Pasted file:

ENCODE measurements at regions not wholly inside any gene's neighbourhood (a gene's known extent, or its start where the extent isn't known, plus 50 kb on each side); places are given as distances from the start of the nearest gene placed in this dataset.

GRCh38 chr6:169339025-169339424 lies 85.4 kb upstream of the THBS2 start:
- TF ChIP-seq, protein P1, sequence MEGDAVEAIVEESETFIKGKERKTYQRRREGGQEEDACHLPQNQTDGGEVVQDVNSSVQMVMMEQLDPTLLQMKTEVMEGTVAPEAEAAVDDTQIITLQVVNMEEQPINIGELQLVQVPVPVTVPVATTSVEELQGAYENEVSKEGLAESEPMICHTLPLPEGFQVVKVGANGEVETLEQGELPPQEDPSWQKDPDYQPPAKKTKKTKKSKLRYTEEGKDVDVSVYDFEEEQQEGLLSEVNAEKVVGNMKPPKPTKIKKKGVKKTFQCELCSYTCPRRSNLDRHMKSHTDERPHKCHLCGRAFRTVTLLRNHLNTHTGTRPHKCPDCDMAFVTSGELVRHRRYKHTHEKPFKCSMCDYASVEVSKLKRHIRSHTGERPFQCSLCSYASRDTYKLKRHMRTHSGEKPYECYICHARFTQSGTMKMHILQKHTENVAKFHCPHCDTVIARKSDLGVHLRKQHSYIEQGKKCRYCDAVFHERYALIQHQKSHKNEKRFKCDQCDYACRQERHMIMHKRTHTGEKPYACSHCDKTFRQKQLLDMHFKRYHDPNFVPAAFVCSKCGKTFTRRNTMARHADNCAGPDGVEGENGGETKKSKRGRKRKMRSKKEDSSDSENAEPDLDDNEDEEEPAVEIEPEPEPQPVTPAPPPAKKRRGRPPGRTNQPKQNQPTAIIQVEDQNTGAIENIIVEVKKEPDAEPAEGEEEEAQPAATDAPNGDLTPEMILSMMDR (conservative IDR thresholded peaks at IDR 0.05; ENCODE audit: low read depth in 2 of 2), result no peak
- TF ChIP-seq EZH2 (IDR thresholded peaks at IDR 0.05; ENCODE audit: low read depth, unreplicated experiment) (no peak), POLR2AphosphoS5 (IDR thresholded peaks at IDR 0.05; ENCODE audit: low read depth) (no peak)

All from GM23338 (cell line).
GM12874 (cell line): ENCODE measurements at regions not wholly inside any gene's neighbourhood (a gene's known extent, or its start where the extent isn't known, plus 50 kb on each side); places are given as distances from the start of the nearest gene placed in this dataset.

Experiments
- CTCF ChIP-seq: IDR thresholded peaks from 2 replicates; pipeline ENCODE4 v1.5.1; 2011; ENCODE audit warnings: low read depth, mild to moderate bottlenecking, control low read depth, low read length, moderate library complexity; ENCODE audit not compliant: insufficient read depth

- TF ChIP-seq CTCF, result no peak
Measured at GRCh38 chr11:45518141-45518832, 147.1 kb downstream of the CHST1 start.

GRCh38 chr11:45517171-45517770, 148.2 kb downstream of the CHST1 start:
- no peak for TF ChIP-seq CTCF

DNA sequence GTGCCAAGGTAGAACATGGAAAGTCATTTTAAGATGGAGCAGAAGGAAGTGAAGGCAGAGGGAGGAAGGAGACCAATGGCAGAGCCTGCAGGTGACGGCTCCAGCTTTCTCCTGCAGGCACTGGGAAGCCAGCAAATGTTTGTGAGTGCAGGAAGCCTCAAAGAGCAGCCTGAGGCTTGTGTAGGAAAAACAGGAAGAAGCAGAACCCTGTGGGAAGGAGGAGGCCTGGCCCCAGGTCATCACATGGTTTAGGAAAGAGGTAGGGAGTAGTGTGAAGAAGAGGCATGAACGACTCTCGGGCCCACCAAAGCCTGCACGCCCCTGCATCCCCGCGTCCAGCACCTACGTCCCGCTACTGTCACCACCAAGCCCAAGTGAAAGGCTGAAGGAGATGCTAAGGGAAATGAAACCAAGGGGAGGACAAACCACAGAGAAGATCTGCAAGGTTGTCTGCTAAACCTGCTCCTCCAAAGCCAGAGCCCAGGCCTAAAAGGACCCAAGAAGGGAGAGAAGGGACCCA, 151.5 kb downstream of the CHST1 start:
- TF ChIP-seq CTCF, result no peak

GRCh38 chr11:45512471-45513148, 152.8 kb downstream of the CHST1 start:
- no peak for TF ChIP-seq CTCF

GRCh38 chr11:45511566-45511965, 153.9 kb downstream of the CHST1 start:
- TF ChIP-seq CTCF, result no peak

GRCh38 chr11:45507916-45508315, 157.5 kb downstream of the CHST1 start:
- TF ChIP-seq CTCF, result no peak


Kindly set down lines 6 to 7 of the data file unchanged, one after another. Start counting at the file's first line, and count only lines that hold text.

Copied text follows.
GM12874 (cell line): ENCODE measurements at regions not wholly inside any gene's neighbourhood (a gene's known extent, or its start where the extent isn't known, plus 50 kb on each side); places are given as distances from the start of the nearest gene placed in this dataset.

Experiments